So. In conclusion. If any of you live rurally enough to have a roadkill problem consider talking to your local sheriff. You might be able to get them to call you if they have to put one down or you might be able to go carcass picking in the early morning hours to fill your freezer. Just find out your local regulations cause around here you have to get a 'roadkill salvage permit' for each carcass. Cutting meat isn't hard (and I'll be glad to share pointers) and can easily be done in your garage. At the very least for those of you who feed your dogs a primal diet you could save money on them if you can't stomach the idea of road kill for yourself!

    Had some steaks the day we cut it up too! Mmmm! Tasty slabs of deer butt! Gotta love it!

  2. #2
    carres1973's Avatar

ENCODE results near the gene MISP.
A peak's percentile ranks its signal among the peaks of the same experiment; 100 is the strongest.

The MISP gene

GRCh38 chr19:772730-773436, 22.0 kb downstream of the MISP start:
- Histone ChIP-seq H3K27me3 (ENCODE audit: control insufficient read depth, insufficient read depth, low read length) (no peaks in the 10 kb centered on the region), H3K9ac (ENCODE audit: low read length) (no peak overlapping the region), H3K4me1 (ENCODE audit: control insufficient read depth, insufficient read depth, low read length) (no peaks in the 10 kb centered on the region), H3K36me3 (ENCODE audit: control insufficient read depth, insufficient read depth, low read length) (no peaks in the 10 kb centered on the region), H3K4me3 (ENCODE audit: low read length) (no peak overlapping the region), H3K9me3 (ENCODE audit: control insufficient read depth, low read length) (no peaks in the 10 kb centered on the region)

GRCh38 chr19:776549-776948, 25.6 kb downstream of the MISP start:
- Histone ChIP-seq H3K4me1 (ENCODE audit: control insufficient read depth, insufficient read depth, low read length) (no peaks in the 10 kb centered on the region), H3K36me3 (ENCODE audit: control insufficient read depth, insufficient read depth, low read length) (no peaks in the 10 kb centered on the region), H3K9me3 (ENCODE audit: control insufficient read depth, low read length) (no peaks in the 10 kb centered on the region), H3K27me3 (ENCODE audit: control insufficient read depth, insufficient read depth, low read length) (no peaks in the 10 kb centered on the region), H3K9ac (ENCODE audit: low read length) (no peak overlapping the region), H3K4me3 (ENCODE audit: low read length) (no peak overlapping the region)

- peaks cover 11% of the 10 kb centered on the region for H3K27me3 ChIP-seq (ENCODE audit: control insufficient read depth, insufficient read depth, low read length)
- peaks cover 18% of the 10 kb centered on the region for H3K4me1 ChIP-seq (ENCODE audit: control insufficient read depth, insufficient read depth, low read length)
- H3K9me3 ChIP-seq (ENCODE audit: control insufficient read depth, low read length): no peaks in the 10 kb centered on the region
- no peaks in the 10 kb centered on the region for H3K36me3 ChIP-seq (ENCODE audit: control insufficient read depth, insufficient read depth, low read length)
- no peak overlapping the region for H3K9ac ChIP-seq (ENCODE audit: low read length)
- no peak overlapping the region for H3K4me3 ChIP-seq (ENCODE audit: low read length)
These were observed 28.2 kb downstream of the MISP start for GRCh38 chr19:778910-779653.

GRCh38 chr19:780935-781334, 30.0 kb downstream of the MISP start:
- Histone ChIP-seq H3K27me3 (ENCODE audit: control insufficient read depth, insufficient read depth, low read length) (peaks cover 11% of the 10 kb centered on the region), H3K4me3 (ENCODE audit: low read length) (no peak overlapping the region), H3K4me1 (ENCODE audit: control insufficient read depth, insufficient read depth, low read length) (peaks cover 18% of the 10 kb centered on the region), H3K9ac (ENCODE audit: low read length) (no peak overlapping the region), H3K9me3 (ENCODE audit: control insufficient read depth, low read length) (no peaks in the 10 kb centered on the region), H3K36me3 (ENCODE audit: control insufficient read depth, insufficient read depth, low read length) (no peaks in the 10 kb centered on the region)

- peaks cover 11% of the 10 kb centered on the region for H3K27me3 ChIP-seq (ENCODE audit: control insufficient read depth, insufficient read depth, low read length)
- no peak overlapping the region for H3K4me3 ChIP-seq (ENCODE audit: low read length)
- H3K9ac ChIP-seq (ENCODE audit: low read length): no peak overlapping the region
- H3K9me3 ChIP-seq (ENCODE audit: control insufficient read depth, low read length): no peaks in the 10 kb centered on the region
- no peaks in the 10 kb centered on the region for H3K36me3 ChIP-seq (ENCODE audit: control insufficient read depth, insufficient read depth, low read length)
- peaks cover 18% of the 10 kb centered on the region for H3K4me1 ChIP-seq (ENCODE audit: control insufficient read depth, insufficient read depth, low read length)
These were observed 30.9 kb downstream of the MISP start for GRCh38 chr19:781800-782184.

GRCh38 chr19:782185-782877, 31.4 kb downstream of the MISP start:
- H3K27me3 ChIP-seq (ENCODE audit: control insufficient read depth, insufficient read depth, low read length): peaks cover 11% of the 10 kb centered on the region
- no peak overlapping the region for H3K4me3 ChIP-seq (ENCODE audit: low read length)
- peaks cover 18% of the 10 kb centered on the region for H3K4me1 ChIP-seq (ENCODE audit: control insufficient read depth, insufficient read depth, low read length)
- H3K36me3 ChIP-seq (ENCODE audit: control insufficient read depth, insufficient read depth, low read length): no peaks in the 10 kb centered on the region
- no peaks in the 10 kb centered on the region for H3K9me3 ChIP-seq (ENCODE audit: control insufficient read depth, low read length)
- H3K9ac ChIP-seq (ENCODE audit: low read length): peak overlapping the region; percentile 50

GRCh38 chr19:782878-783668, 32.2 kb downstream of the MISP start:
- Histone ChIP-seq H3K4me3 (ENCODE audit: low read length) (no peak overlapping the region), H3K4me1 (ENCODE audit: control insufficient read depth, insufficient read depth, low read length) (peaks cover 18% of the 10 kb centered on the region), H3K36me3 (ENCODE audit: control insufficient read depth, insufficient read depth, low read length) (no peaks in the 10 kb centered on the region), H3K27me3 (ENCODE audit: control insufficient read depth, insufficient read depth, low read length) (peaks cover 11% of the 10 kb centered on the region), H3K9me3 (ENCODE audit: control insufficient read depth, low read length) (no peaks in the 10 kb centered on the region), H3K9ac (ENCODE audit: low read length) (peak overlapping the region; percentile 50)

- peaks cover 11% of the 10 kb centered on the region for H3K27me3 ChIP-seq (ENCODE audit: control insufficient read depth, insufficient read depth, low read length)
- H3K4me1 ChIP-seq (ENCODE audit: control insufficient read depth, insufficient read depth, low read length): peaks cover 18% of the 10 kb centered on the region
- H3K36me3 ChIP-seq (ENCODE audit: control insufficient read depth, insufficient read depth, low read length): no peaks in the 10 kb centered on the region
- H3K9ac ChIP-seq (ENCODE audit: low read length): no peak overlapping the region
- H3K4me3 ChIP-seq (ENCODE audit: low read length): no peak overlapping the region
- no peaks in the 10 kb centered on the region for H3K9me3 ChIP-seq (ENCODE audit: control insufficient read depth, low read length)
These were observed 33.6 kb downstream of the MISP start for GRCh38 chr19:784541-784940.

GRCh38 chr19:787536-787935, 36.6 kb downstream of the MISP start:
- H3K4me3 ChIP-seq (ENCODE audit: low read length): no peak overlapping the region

carres1973 is offline Senior Member
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    Oct 2010
    Cleveland, OH
    I once asked a co-worker whose husband hunted why he didn't just pick up "road kill" deers. She said there is something off with the meat when they die in that way. Made absolutely no sense to me, but I know nothing about actually hunting so I didn't question her further!


  3. #3
    NutMeg's Avatar
    NutMeg is offline Senior Member
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    Jan 2010
    When we lived in SC they had a list that they would call within the county. As soon as the deer was dead the sheriff would call the next number on the list and whoever was available to go get it would. I thought it was a good way of cleaning up the roadkill and not wasting the meat. Especially because it meant that the person getting the deer knew it was fresh.

  4. #4
    moonablaze's Avatar
    moonablaze is offline Senior Member
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    Mar 2010
    greater los angeles area
    the singer/poet Jewel talks about growing up in Alaska, where they had such a list for moose.

  5. #5
    momofredheads's Avatar
    momofredheads is offline Senior Member
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    Oct 2010
    Northeast Pennsylvania